As stated in an earlier post, the chaotic and disastrous events that have occurred and continue from the 7.8 quake just after midnight a week ago, I am intricately and emotionally connected albeit from a safe distance.
Born in Kaikoura Hospital when a Home guard unit was training to repel a Japanese invasion of the isolated community, landgirls were moving out onto farms to replace men who had gone to war and Herr Schiklegrubers doomed sixth army was being destroyed by General Winter at Stalingrad.
Linton Downs Stream, The Humbug, Crib Creek, The Charwell along with the Greenburn were constant threats to travel to Kaikoura from my Dads home.
To the South it was the Conway, Mason, Wandlle and Lottery with the Mason that formed a part of what is now the Mighty SH 70 as a constant threat from a fresh that could occur with quite minor rain events. Father would remove the fan belt from the V8 utility and pack chapman sacks or a horse cover across the radiator and just plough through. How many Helf n Safety rules were broken.
We then moved down to The Gates where father managed a property for Comander Perry Deardon who had gone to war until that farm was sold to Ikey Satterthwaite, our original property was also sold to Bill Cain and we moved to Craigowen in the upper Wandle under Mt. Terako.
In 1945 my Dad who was medically unfit for service from an inguinal hernia and varacous veins with eczema from the poor vascular health, purchased Barcaldine from the estate of Percy Morse, a WW 1 gas victim.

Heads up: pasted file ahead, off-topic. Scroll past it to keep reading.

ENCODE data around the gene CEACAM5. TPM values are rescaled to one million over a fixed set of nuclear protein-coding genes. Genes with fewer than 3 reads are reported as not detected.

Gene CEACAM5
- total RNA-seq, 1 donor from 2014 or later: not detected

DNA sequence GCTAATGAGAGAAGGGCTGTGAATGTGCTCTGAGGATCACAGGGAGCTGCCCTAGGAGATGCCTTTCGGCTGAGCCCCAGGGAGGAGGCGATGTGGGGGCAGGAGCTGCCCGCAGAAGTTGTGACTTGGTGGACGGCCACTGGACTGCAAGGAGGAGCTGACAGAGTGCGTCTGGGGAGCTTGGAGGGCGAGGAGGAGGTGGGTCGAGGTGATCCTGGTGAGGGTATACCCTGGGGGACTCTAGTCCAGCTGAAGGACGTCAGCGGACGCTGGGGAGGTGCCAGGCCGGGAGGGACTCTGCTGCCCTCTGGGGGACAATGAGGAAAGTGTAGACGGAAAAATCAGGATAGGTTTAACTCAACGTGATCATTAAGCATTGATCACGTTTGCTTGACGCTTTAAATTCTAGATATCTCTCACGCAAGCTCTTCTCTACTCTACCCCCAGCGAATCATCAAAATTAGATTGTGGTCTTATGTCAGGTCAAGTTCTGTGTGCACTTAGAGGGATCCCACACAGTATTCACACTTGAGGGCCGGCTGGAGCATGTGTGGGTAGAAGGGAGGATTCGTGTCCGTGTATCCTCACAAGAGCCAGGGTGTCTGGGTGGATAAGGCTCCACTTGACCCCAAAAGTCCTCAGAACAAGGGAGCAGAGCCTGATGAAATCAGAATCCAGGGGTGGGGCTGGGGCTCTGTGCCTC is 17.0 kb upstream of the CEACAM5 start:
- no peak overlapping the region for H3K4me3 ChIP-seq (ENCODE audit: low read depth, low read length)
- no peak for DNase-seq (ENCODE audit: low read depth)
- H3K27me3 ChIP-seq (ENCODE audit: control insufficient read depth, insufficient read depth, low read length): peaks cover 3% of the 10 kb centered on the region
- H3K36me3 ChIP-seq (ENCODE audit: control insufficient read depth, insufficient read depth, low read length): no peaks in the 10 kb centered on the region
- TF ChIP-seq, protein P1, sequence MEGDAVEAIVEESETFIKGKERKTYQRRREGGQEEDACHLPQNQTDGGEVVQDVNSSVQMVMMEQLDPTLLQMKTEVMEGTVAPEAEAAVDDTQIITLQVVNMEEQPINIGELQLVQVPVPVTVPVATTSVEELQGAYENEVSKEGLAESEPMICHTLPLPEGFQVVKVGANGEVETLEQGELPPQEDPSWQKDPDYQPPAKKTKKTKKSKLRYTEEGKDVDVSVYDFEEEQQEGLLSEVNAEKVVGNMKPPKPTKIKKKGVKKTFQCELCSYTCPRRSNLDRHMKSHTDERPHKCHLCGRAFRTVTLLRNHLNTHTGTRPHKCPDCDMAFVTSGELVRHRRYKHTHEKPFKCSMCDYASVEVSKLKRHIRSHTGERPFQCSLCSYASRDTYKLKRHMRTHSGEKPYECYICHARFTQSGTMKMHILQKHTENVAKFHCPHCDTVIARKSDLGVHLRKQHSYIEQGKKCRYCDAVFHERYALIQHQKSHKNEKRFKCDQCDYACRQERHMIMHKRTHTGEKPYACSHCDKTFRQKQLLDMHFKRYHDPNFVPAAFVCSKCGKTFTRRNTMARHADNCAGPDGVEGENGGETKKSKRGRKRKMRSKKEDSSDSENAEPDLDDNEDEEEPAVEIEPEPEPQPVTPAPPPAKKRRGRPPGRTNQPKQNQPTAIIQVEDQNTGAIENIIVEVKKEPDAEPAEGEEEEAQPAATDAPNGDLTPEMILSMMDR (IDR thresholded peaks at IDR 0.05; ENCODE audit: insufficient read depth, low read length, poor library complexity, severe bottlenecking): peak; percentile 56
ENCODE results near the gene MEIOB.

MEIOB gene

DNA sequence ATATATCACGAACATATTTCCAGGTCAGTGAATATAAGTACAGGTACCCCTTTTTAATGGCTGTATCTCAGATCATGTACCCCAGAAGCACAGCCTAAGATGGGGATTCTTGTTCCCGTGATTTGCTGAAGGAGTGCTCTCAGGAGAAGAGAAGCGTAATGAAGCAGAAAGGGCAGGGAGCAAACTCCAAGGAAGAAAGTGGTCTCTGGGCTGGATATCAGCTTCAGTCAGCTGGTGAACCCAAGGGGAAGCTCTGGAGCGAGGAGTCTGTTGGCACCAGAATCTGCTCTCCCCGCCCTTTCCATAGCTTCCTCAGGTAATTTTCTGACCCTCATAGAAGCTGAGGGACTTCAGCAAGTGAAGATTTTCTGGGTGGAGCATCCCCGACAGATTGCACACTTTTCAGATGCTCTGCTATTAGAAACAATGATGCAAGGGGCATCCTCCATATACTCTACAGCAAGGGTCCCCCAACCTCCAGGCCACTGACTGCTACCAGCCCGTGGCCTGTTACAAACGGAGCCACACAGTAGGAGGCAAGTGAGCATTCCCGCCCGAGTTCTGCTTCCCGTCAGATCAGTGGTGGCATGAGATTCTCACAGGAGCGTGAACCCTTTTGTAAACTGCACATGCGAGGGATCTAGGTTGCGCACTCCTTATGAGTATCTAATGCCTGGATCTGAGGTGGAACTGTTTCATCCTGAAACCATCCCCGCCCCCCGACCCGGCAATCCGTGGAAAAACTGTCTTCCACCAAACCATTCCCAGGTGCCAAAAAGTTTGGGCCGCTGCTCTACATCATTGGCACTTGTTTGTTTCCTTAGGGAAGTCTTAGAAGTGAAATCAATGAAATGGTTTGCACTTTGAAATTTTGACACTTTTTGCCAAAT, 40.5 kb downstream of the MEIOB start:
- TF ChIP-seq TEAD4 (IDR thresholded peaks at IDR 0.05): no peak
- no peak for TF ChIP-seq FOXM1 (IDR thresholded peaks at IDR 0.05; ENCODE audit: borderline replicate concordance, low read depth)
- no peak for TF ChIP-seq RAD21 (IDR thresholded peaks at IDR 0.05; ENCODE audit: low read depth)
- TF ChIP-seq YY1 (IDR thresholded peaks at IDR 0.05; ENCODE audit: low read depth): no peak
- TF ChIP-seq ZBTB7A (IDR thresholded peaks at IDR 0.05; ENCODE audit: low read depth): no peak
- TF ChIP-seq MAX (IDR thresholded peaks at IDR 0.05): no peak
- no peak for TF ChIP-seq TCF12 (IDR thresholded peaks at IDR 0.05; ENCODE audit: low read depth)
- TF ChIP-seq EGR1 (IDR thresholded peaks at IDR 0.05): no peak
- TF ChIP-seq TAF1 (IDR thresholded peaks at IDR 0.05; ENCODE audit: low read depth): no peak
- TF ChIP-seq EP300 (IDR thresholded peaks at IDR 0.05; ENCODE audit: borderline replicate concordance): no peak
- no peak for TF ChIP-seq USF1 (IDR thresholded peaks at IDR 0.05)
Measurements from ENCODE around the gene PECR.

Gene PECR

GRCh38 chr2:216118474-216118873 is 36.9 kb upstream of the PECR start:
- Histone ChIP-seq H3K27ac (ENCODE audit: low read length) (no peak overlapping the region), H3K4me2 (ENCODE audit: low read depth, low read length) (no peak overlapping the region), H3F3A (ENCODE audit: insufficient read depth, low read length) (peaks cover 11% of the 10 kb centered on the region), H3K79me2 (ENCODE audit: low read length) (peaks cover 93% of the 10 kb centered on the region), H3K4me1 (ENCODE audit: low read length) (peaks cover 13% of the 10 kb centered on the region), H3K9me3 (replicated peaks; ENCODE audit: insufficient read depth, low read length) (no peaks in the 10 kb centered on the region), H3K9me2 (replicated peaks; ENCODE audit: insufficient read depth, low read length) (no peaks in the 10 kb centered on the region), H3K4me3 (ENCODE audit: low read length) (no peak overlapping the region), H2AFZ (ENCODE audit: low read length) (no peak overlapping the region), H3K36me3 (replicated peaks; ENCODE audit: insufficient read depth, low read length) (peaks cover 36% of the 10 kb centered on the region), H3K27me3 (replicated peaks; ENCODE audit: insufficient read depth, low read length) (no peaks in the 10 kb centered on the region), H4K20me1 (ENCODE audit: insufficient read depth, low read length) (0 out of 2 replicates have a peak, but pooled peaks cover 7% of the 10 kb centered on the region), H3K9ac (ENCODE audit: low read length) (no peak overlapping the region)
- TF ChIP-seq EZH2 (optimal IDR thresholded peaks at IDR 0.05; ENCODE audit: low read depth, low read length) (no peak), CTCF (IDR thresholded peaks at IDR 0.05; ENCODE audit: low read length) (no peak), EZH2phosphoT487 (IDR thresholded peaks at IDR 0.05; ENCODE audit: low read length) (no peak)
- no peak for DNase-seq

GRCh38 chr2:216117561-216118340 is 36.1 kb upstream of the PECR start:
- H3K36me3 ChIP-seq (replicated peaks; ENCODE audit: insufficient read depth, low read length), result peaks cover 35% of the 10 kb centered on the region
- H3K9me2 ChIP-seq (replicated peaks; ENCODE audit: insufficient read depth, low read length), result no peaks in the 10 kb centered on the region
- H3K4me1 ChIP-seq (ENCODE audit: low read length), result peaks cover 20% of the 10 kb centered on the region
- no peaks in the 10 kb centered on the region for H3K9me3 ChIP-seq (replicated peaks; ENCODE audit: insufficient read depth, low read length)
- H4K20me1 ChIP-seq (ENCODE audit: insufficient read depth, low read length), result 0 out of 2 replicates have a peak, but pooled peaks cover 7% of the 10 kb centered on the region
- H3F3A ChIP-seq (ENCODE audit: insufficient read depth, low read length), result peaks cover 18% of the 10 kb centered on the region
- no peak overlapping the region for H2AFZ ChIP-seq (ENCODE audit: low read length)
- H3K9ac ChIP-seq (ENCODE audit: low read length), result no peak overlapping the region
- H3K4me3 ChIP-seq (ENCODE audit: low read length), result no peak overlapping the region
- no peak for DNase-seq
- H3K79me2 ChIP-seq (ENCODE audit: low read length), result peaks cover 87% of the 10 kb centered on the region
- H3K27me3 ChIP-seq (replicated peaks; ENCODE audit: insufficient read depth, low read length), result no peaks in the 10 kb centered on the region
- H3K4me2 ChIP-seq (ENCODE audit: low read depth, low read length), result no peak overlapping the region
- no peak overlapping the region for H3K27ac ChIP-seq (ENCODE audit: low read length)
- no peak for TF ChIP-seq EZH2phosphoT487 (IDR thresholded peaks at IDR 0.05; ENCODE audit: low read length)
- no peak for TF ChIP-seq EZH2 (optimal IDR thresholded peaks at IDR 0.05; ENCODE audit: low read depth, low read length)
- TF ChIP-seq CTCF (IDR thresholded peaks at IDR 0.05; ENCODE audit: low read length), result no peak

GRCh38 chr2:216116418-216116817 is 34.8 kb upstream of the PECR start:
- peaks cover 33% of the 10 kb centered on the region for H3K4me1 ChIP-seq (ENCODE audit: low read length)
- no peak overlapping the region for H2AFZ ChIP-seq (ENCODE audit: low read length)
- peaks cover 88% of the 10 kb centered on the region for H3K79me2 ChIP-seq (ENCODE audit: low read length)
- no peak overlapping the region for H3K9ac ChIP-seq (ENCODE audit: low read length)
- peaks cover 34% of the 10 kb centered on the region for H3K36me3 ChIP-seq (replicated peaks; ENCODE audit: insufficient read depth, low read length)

Growing up, Waiau was my main town with Joe Cannons dairy/tobacconist, Robsons Garage, Rogers Store, Nth Canterbury Supply Store, Bill hogs pub, Chappie Powis and Ray Stoves transport companies, three churches, one primary school and a railhead across the river reached by a magnificent big timber bridge made from a meccano like hardwood construction.
A railway Service that was extended from Culverden under a Waiau Railway League chaired by my late grandad Ken Pettigrew.
Many were the visits back to those haunts on " the inland road" sometimes on the daily freight and passenger service mail car run in later years by Thorntons from KK.
Every farm on that road was a personal acquaintance along with the people who endured so much grief from floods, snow storms, gales and isolation. Roading a very primitive link with unbridged streams and the high snow prone "whales back" with The Conway only being bridged some five years before I was born, my mums brother uncle Stan being first non construction person to cross on his motorbike.
Now I grew up exposed to the legends that surrounded the Creed and Derrett families based in stables in Waiau who ran competing coach services first from the Culverden railhead then Waiau after its extension to the River across from the the village to Kaikoura. A journey that was not all beer and skittles with the crossing of The Conway, a steep descent down a ravine like gully with the passengers required to disembark and walk. I well remember that rutted steep track still clearly evidenced for years later, now healed or at least hidden by pine trees and broom.